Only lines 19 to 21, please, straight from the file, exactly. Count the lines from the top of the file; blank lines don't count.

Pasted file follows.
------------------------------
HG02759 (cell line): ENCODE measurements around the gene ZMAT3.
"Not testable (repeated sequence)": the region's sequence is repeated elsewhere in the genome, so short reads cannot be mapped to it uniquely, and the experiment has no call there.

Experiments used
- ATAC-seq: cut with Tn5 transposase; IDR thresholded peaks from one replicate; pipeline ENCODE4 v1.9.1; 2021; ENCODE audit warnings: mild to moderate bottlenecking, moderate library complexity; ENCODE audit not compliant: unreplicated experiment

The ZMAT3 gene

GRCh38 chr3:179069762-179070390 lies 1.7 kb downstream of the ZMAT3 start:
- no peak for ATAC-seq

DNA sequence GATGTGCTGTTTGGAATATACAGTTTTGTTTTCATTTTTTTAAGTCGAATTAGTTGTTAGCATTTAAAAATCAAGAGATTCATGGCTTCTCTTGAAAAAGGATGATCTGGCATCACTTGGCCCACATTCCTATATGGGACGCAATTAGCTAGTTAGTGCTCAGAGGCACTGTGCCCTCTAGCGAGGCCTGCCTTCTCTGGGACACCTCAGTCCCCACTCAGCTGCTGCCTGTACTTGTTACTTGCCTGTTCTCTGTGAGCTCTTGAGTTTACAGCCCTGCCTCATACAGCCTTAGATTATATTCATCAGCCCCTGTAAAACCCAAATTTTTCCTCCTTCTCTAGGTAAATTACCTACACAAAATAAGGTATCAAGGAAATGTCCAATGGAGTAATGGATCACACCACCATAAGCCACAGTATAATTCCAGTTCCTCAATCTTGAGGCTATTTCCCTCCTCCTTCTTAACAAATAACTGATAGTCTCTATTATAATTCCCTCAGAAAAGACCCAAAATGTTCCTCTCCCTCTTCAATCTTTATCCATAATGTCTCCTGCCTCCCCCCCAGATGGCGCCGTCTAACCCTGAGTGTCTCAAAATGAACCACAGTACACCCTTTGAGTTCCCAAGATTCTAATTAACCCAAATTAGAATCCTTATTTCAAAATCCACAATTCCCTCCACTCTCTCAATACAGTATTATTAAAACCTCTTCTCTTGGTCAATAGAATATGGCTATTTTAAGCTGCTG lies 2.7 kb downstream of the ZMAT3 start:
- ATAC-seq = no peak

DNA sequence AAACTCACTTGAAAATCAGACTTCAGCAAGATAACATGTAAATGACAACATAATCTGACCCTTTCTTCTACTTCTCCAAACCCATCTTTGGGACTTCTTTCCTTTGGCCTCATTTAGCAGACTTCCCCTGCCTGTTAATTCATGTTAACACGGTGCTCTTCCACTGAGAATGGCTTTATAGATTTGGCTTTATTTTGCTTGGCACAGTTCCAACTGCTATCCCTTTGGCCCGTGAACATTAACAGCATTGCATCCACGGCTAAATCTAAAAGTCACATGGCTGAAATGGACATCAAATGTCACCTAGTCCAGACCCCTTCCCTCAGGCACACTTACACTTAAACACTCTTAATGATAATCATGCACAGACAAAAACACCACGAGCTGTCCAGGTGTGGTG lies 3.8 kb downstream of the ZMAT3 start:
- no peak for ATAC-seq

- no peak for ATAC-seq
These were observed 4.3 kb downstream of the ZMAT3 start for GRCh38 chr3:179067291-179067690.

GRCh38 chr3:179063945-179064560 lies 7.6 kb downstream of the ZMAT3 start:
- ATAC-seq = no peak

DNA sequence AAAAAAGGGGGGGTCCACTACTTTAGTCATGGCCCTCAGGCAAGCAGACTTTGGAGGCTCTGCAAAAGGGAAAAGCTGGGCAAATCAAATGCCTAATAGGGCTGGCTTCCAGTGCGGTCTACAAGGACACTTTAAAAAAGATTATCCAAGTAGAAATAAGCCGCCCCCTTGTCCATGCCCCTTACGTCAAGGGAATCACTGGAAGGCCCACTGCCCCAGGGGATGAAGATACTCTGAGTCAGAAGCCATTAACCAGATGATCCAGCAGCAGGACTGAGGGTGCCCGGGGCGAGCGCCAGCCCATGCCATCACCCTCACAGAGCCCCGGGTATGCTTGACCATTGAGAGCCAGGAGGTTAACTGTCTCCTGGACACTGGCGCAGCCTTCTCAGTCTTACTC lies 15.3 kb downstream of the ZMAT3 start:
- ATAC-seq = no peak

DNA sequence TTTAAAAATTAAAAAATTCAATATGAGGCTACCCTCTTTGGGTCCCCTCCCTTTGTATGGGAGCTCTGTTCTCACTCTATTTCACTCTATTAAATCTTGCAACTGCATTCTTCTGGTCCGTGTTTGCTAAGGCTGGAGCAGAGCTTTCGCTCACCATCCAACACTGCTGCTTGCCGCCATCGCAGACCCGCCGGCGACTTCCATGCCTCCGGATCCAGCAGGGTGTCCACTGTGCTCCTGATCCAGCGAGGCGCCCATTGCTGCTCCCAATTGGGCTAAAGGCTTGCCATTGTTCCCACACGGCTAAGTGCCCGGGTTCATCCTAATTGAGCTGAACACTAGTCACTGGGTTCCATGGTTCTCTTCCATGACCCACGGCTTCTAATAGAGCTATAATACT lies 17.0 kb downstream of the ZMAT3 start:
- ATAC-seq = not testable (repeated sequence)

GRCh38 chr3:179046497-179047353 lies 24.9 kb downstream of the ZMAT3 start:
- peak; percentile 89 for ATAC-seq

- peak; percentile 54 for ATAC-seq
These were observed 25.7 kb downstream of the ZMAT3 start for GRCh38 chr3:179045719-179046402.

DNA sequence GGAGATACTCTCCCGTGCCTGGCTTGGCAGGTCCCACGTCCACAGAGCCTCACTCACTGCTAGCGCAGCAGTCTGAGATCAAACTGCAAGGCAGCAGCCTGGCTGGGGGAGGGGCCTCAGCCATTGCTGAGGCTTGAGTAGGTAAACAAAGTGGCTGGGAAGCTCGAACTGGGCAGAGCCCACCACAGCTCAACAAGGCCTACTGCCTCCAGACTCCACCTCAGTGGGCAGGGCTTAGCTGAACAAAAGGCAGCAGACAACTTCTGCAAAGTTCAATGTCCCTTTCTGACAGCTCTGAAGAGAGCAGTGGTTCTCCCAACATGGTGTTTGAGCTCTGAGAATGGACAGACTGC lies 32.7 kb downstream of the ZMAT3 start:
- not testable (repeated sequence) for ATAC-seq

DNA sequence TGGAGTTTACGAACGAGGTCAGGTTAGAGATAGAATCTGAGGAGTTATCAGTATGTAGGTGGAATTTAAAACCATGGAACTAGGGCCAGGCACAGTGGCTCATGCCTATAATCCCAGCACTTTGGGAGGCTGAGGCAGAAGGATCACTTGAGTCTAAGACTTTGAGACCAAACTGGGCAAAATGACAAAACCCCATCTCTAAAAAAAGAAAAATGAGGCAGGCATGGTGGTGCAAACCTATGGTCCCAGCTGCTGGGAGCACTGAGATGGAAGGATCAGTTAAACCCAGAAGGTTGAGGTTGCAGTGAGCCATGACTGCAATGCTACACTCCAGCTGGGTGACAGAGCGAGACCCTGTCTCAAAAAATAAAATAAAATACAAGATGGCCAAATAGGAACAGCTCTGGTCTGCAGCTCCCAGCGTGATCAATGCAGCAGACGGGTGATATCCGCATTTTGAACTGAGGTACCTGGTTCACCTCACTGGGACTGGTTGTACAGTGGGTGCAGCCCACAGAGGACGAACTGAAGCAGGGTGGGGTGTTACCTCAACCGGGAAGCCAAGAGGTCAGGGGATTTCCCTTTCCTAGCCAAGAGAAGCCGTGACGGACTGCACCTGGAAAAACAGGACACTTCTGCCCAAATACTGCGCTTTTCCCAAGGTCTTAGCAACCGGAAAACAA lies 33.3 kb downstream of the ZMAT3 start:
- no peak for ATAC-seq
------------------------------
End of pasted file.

- ATAC-seq = not testable (repeated sequence)

GRCh38 chr3:179046497-179047353 lies 24.9 kb downstream of the ZMAT3 start:
- peak; percentile 89 for ATAC-seq